If you’ve ever updated a plugin or pasted code into your WordPress website, chances are you’ve problem seen the parse error syntax error unexpected end in WordPress message. This is a common error because it only takes one character to cause it. In this article, we’ll explore what causes this error and see how to fix it.
- 1 What Does Parse Error: Syntax Error, Unexpected End in WordPress Mean?
- 2 How to Solve Parse Error: Syntax Error Unexpected End in WordPress
- 3 Testing the Parse Error Syntax Error Unexpected End in WordPress
- 4 Fixing the Parse Error When You Can’t Find the Error
- 5 Fixing the Parse Error if You’re Locked Out of WordPress
- 6 Restoring a Previous File
- 7 Ending Thoughts on the Parse Error Syntax Error Unexpected End in WordPress
What Does Parse Error: Syntax Error, Unexpected End in WordPress Mean?
Parse error syntax error unexpected end in WordPress can be the simplest of errors and still cause a big problem.
The error has two parts:
Syntax Error – This error is caused by an error in the PHP structure when a character is missing or added that shouldn’t be there.
Unexpected – This means the code is missing a character and PHP reaches the end of the file without finding what it’s looking for. The error will include information at the end that explains what it saw that was unexpected.
If you see Parse Error: Syntax Error, Unexpected end in WordPress, it just means that WordPress detected that something in the code is missing or added. It can be something as simple as a comma, semi-colon, a closing parenthesis, or one too many brackets.
The missing syntax can be within code that you’ve written or pasted into your website, or within a theme or plugin that you’ve installed or updated.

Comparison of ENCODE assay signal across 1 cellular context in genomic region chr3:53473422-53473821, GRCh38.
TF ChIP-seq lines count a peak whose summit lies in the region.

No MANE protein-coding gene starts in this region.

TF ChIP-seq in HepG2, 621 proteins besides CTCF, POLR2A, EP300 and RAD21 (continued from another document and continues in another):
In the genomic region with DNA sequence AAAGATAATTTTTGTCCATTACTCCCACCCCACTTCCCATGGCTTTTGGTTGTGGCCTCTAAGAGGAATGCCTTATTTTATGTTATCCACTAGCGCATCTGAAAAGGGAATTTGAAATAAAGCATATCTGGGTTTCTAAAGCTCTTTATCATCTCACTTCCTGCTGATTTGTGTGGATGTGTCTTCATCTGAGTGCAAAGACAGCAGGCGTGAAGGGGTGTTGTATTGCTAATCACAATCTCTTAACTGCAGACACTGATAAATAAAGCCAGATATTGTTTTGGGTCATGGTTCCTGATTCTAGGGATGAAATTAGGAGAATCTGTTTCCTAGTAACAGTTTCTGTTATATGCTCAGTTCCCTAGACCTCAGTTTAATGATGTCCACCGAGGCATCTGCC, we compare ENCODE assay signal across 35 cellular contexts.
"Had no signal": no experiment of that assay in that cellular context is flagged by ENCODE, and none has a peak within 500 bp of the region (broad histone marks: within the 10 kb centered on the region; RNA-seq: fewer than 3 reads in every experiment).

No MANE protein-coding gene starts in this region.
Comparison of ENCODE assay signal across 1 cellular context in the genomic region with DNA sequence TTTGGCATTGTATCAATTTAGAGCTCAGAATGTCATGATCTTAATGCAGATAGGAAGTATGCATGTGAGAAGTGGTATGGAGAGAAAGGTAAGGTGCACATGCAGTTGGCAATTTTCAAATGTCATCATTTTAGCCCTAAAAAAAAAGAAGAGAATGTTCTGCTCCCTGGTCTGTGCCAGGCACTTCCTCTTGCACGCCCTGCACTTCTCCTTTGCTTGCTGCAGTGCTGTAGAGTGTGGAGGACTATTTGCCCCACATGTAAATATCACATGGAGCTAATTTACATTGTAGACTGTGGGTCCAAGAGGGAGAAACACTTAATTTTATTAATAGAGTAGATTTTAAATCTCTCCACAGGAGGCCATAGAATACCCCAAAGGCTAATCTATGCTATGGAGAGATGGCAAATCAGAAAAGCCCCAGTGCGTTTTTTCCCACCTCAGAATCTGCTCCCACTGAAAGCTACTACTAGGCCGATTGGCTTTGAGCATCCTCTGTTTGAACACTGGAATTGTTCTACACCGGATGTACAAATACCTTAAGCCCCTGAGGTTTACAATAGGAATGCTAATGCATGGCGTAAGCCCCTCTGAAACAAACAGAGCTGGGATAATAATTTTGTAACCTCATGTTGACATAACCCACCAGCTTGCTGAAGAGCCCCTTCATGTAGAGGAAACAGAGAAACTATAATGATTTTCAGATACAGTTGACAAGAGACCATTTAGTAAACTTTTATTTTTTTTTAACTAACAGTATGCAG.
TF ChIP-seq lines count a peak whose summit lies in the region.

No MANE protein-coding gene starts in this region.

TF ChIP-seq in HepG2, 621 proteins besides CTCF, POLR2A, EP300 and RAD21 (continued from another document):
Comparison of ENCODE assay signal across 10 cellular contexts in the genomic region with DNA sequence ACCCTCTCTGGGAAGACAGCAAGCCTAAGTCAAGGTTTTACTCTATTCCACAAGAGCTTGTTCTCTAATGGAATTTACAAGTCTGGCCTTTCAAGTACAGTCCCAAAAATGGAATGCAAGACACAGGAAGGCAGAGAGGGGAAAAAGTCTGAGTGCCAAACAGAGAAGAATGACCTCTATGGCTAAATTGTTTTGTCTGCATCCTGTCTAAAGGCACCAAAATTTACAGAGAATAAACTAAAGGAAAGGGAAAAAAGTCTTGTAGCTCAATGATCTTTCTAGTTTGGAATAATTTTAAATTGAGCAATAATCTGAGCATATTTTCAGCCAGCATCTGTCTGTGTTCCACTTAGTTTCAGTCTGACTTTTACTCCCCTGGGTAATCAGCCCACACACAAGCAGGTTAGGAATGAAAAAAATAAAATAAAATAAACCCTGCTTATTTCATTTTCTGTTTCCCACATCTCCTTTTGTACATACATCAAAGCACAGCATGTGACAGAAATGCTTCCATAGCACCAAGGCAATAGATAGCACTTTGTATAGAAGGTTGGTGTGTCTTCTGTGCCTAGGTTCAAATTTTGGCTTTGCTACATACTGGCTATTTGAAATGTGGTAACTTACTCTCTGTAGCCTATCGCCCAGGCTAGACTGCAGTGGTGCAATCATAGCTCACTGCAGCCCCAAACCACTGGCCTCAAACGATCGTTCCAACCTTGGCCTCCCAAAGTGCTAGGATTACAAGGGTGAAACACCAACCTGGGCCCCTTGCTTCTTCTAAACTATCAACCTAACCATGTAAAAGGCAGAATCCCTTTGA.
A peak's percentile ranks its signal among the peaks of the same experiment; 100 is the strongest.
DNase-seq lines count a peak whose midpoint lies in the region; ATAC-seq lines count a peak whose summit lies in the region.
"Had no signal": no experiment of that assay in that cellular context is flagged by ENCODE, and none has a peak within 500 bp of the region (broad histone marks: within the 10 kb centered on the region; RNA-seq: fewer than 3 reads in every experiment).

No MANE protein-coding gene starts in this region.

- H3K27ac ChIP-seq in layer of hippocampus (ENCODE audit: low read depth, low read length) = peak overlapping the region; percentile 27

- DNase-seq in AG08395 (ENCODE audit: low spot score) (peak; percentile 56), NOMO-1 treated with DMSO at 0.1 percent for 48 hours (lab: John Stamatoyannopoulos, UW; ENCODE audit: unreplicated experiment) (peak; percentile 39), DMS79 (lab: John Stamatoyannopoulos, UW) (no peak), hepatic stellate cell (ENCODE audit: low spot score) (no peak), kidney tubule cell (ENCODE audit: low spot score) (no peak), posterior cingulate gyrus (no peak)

Fortunately, it’s not that difficult to find and fix. However, you will need to understand how code works and how to edit it.
How to Solve Parse Error: Syntax Error Unexpected End in WordPress
The actual parse error syntax error unexpected end in WordPress will have a different ending depending on what’s causing the error.
- 1) syntax error, unexpected end of file
- 2) syntax error, unexpected token
- 3) syntax error, unexpected variable
- 4) syntax error, unexpected identifier
The error message will usually identify the specific token, variable, identifier, etc., that it doesn’t like. We’ll see a few examples of this as we go.
Testing the Parse Error Syntax Error Unexpected End in WordPress
Before testing anything, it is always a good idea to create a staging site or use a backup plugin to create and download a backup of your site (just in case). In fact, if you have a recent backup, you may try to restore that one and see if that gets rid of the error. If not, you’ll still want a backup in case anything else breaks during testing.
WordPress has made lots of improvements in how it handles code. Now, instead of running bad code and killing your website, if it has a previous version of the code that ran, it tries to use that code instead when displaying the site to visitors.
This keeps your site from displaying the error to your visitors and keeps you from being locked out. It is still possible for your site to go down and lock you out, but it’s more difficult now.
Also, the code editors now show markup, so it’s easy to identify variables and other code elements. This makes it easier to test code within the plugin and theme code editors within WordPress.
Unfortunately, WordPress doesn’t always give you a clear message. Sometimes there is no message, content is missing, or it just doesn’t show the website. All of these can be fixed, but they might take a little more troubleshooting.
Let’s look at a few examples. We’ll start with something easy.
Editing Plugin Code
First, start with what you did last. In this example, I’ve edited code in a plugin file. The file reverted to the last known good code, so my changes are not working. Look at the error. It will tell you what’s causing the error code and the line of code with the error.
In this example, WordPress is seeing an unexpected bracket when it’s expecting to see a semi-colon.
This one is simple. First, look at the line above it. We see the word break, ending case 4. We’re fortunate in that we have other cases to compare to. Above it is case 3, which also ends with break, but this one has a closing semi-colon.
Next, edit the code that caused the error.
Here’s another example in the same plugin file. This one is showing the error on line 488. However, that line of code is correct. It’s giving me a clue, though. It’s identifying this as an unexpected variable.
If we look at the code above 488, we see that it’s missing a closing bracket. This causes WordPress to see the next line incorrectly.